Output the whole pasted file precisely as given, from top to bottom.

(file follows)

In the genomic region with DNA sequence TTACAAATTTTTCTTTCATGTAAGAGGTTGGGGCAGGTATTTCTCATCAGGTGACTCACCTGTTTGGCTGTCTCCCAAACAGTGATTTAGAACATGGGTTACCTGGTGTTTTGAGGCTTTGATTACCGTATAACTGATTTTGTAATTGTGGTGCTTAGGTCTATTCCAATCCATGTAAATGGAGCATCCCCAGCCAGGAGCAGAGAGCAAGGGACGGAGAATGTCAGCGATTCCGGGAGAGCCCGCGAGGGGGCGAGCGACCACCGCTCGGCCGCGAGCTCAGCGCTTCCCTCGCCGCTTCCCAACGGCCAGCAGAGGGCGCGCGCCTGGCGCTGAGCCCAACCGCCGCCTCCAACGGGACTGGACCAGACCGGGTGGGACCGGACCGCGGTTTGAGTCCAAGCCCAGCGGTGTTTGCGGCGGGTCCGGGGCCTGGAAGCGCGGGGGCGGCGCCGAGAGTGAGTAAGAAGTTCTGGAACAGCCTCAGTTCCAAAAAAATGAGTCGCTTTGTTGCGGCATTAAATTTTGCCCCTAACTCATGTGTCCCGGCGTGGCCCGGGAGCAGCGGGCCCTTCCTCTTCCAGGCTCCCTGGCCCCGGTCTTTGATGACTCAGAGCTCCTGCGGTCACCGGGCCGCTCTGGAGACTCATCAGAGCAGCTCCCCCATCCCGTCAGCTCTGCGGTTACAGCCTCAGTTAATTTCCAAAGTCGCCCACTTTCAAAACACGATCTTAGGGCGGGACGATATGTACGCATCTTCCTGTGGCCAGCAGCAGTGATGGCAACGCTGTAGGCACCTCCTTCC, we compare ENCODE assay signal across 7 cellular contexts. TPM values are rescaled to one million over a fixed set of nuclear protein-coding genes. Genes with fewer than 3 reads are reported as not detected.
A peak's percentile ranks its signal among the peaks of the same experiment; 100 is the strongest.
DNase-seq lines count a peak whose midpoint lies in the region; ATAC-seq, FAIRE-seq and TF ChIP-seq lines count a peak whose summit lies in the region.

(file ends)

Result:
In the genomic region with DNA sequence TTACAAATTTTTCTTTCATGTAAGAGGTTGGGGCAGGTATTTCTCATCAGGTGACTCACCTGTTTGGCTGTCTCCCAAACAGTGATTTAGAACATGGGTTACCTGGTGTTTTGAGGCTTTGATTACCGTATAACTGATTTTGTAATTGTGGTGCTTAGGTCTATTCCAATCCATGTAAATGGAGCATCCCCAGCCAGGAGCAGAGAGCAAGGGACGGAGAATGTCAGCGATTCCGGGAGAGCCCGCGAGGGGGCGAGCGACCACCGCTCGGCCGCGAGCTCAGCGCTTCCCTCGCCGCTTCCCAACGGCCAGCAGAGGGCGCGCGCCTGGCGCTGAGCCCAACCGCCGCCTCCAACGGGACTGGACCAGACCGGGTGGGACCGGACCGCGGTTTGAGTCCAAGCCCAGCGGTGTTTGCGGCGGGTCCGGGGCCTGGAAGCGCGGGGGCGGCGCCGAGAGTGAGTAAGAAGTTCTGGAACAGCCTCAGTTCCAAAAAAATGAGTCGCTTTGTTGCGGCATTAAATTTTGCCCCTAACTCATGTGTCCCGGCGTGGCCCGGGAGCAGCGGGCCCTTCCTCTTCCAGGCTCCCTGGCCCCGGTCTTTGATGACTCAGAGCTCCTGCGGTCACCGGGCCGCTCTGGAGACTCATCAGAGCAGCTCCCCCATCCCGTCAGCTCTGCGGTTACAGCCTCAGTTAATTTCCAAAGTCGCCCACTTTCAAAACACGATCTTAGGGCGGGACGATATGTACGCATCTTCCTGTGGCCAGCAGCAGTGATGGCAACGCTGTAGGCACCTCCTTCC, we compare ENCODE assay signal across 7 cellular contexts. TPM values are rescaled to one million over a fixed set of nuclear protein-coding genes. Genes with fewer than 3 reads are reported as not detected.
A peak's percentile ranks its signal among the peaks of the same experiment; 100 is the strongest.
DNase-seq lines count a peak whose midpoint lies in the region; ATAC-seq, FAIRE-seq and TF ChIP-seq lines count a peak whose summit lies in the region.